June 20, 2001: Tragedy on Beachcomber Lane Jun 22, 2014 1:18:08 GMT -5
Post by Graveyardbride on Jun 22, 2014 1:18:08 GMT -5
June 20, 2001: Tragedy on Beachcomber Lane
Around 10 o’clock on the morning of Wednesday, June 20, 2001, 36-year-old Rusty Yates, a NASA engineer, answered his telephone at the Johnson Space Center in Houston, Texas. The call was from his wife. “You need to come home,” she said.
“What’s going on?” Yates asked.
“It’s time. I did it,” she answered.
Not entirely sure what she meant, he asked what was going on.
“It’s the children,” his wife said.
Now thoroughly panicked, he asked which one.
“All of them,” she replied.
Yates dropped everything, hurried to his car and approximately 15 minutes later, pulled up at his home at 942 Beachcomber Lane, a Spanish-style three-bedroom, two-bath house that he shared with his wife and five children, ranging in age from 6-months to 7 years. There were police cars and ambulances in the driveway and parked on the street. When he exited his car and hurried toward the door, an officer stopped him and explained he could not enter the house. He pressed his head against the brick wall and waited. After a few minutes, he went to a window and then to the back door where he screamed, “How could you do this?!”
A short while later, Andrea Yates, a thin, bespectacled worn-out looking woman with stringy brown hair, was led from the house in handcuffs. She looked dispassionately at the gathering crowd of curious neighbors as she was led to the police vehicle.
John Cannon, a police spokesperson, addressed news reporters and described what police found when they arrived at the Yates home that morning. The door was opened by a frumpy woman whose hair and striped shirt were soaked. Without any traces of emotion, she told officers she had killed her children, then sat down while they checked the bed and bathrooms. On a double bed in the master bedroom at the back of the house, four soaking-wet children were carefully laid out and covered with a sheet. All where dead, their eyes open and staring. In the bathtub, they discovered the body of a young boy submerged in filthy water. As investigators continued to process the scene, they noted one room contained child-size school desks, where someone, presumably Mrs. Yates, home-schooled the older children. The house was generally cluttered and dirty with unwashed dishes in the kitchen and the bathrooms were a mess.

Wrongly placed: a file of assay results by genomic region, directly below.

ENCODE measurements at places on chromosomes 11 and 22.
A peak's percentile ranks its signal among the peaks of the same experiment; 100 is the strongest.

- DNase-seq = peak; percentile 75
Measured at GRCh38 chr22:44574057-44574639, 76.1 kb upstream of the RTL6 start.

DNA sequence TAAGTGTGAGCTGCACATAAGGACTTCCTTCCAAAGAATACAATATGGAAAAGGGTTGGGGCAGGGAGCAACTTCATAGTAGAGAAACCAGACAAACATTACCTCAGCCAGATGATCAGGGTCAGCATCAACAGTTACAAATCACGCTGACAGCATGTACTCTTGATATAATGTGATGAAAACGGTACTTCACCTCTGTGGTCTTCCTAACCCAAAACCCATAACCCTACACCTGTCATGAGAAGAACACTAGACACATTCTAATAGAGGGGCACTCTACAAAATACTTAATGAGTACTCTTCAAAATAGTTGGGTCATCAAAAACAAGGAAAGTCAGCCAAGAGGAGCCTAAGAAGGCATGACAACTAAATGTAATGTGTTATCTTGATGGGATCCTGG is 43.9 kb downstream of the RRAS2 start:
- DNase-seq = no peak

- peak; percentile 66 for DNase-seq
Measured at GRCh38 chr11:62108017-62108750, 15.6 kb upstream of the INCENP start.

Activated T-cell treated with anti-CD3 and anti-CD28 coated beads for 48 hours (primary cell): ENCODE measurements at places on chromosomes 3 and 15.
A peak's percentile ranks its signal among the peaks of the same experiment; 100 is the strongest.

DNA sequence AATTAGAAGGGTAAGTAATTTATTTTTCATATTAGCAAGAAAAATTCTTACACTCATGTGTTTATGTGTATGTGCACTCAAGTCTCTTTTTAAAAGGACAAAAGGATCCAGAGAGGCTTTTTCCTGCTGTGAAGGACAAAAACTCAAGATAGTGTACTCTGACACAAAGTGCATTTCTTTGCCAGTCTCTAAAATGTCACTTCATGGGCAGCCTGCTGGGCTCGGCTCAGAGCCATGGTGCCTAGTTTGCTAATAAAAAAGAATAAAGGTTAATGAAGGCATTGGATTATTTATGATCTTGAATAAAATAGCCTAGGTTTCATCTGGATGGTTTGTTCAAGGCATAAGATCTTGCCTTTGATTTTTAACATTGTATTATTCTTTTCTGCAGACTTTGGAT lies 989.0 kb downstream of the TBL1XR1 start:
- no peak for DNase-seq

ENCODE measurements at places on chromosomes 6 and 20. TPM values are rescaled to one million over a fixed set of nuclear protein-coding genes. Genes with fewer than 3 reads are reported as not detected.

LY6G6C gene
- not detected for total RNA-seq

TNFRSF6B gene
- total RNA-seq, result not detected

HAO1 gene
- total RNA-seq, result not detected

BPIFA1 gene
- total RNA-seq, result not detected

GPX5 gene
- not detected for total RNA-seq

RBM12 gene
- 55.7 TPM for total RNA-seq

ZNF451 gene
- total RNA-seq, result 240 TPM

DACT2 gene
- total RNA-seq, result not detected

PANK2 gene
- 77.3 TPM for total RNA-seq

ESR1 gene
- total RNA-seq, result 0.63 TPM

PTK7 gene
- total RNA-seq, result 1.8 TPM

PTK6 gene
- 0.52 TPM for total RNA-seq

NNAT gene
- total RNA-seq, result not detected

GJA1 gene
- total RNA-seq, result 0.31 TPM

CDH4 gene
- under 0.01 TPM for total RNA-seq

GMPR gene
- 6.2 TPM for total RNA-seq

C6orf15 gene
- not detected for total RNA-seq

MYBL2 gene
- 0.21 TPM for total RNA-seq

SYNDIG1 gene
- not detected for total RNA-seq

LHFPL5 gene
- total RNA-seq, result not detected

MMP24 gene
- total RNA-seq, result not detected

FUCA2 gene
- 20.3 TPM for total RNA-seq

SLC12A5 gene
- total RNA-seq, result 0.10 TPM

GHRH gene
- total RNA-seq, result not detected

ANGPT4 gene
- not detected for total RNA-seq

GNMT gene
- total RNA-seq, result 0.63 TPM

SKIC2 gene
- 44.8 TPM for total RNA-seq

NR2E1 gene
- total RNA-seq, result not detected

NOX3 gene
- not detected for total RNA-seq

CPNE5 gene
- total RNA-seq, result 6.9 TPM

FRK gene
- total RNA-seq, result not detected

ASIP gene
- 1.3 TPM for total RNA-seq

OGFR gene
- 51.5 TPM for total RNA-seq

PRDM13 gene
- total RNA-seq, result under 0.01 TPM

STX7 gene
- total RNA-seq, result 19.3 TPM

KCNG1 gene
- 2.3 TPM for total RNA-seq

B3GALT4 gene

Andrea Yates was booked on suspicion of murder and reporters, anxious for a scoop, began hounding Rusty Yates for a statement. Everyone wanted to know why a mother would murder her children. Andrea Pia Kennedy, born July 2, 1964, in Hallsville, Texas, was the youngest of five children. Her mother was a German immigrant and her father’s parents were born in Ireland. During her teenage years, Andrea was bulimic, suffered from depression and spoke of suicide at age 17. Nevertheless, she was valedictorian of her high school class, captain of the swim team and an officer in the National Honor Society. Following high school, she completed a two-year pre-nursing program at the University of Houston, obtained her nursing degree from the University of Texas School of Nursing in 1986 and began working as a registered nurse at the Anderson Cancer Center. Those who knew Andrea considered her studious and shy. She did not date seriously until age 23 and suffered a bout of depression over a failed relationship at age 24.
In the summer of 1989, Andrea met Russell “Rusty” Yates at the Sunscape Apartments in Houston, where they both lived. The two soon moved in together and were married April 17, 1993, announcing they “would seek to have as many babies as nature allowed.” Andrea continued to work until their first son, Noah, was born February 26, 1994. Shortly after Noah’s birth, Rusty accepted a job in Florida and the family relocated to Seminole, where they lived in a small trailer home. Their second son, John, was born December 15, 1995, in Florida. However, when their third son, Paul, came along September 13, 1997, they were back in Houston, where they purchased and lived in a customized Greyhound bus. By the time their fourth son, Luke, was born February 15, 1999, the multiple pregnancies and stress of caring for four children were beginning to catch up with Andrea. Like many mothers, she was breast-feeding her newborn every three hours and sleeping no more than a few hours a night, if that. On June 16, 1999, when Luke was four months old, Andrea called Rusty at work to advise she was extremely anxious. When he arrived home, he found his wife shaking and barely able to speak. “I need help,” she implored.
The following day, Rusty took his wife and children to the home of her elderly parents, where he thought she could rest. That afternoon, she took 40 Trazodone tablets, medication used to treat major depression and obsessive-compulsive disorder. If her mother hadn’t found her and rushed Andrea to the emergency room, the overdose would likely have killed her. She was transferred to the psychiatric unit at Methodist Hospital, where James Flack, M.D., diagnosed “major depressive disorder, single episode, severe.” This marked the beginning of a spiral into full-blown psychosis that was never adequately treated.